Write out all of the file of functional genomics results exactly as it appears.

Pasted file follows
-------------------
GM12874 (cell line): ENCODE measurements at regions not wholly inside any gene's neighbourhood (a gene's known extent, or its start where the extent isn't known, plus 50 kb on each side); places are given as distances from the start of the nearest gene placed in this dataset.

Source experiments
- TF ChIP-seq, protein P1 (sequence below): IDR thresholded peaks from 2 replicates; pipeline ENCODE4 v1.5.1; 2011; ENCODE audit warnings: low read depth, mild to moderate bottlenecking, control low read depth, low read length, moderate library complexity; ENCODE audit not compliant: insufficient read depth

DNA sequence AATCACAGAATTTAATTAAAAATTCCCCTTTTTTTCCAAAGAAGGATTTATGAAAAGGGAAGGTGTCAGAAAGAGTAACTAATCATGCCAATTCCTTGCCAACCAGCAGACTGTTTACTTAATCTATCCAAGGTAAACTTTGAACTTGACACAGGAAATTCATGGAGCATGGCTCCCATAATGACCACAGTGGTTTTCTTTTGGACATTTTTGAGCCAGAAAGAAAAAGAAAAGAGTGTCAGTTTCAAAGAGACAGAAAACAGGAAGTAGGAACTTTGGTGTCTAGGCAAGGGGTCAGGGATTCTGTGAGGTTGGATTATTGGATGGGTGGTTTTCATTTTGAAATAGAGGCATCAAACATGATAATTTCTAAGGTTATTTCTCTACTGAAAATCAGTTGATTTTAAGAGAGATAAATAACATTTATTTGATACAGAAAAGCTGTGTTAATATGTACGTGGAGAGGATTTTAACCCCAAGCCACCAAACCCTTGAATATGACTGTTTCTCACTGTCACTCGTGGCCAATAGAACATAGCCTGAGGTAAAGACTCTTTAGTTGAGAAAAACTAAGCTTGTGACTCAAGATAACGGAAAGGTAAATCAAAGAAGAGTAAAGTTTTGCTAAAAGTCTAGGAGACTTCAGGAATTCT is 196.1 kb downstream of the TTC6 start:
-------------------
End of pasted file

GM12874 (cell line): ENCODE measurements at regions not wholly inside any gene's neighbourhood (a gene's known extent, or its start where the extent isn't known, plus 50 kb on each side); places are given as distances from the start of the nearest gene placed in this dataset.

Source experiments
- TF ChIP-seq, protein P1 (sequence below): IDR thresholded peaks from 2 replicates; pipeline ENCODE4 v1.5.1; 2011; ENCODE audit warnings: low read depth, mild to moderate bottlenecking, control low read depth, low read length, moderate library complexity; ENCODE audit not compliant: insufficient read depth

DNA sequence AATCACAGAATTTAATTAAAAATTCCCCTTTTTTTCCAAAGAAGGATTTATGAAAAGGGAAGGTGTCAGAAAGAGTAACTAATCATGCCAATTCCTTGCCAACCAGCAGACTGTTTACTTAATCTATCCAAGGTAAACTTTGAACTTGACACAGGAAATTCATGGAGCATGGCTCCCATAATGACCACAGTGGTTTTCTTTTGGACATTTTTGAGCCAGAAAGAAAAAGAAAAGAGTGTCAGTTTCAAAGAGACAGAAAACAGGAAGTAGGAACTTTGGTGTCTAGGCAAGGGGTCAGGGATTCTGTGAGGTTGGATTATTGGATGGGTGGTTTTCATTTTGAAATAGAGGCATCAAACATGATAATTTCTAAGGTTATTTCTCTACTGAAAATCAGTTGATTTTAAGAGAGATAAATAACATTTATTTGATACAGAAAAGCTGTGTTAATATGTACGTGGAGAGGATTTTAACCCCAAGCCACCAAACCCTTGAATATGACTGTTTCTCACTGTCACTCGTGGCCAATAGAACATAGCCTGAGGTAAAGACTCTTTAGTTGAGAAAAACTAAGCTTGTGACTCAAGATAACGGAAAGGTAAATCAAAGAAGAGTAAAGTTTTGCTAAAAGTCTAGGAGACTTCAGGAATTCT is 196.1 kb downstream of the TTC6 start: